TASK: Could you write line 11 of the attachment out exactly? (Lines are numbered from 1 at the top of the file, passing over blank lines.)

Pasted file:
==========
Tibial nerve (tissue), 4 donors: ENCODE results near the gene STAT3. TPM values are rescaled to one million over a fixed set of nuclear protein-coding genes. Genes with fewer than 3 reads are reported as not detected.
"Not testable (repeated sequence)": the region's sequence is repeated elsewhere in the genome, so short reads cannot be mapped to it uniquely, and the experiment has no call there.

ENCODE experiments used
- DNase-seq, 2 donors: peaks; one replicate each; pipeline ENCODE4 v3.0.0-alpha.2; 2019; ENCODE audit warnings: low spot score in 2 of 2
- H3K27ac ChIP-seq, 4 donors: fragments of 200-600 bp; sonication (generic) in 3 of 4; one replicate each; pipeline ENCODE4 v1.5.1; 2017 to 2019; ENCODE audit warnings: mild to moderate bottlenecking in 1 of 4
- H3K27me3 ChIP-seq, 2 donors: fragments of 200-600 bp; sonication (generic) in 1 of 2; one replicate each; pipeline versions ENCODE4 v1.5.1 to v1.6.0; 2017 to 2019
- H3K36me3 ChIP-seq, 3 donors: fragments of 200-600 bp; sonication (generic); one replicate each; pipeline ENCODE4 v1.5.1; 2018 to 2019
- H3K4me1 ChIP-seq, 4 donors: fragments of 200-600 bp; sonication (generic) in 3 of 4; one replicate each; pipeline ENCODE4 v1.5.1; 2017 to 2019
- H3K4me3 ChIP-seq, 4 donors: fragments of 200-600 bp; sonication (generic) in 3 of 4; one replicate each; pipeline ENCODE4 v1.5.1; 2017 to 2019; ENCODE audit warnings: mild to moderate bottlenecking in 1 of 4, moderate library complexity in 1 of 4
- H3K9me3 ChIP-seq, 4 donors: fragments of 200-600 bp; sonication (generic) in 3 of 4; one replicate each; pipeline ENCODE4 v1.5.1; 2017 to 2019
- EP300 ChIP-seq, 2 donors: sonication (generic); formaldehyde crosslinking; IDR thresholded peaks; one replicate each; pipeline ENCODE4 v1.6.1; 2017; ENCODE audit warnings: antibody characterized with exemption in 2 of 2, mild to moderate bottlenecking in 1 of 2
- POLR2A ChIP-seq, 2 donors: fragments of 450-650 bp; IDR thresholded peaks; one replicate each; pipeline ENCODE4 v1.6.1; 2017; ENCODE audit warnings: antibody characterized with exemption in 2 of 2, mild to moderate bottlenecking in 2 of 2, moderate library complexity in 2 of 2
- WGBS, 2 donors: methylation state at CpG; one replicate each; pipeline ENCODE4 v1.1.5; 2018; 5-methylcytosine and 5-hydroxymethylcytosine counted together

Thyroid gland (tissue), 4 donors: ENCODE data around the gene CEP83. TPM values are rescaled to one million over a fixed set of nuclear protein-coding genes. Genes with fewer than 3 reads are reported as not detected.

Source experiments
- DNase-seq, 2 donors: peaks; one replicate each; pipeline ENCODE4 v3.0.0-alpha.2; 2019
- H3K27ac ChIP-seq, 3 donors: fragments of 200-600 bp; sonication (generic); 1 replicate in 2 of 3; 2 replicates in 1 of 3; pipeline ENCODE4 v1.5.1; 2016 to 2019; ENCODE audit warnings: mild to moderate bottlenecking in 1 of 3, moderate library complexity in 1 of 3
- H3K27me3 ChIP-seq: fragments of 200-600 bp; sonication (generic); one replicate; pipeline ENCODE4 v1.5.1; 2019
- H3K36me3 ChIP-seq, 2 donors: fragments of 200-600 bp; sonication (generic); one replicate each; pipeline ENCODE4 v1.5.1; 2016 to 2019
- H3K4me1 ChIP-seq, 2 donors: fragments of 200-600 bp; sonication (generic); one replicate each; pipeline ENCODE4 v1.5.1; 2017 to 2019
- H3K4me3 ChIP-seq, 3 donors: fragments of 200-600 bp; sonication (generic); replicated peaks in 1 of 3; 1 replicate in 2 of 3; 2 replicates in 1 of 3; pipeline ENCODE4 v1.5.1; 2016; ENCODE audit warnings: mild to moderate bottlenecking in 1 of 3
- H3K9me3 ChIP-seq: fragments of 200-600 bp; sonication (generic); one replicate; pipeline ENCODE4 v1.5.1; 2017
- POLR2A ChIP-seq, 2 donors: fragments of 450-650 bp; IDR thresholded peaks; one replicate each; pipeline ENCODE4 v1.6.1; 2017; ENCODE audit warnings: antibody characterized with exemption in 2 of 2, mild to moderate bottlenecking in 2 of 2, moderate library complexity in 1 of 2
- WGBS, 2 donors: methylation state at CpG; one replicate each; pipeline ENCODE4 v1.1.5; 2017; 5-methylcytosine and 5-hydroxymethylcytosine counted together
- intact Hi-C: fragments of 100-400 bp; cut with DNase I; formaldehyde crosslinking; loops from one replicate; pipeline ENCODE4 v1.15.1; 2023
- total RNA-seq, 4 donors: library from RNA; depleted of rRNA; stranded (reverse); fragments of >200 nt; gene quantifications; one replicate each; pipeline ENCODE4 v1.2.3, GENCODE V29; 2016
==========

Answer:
- EP300 ChIP-seq, 2 donors: sonication (generic); formaldehyde crosslinking; IDR thresholded peaks; one replicate each; pipeline ENCODE4 v1.6.1; 2017; ENCODE audit warnings: antibody characterized with exemption in 2 of 2, mild to moderate bottlenecking in 1 of 2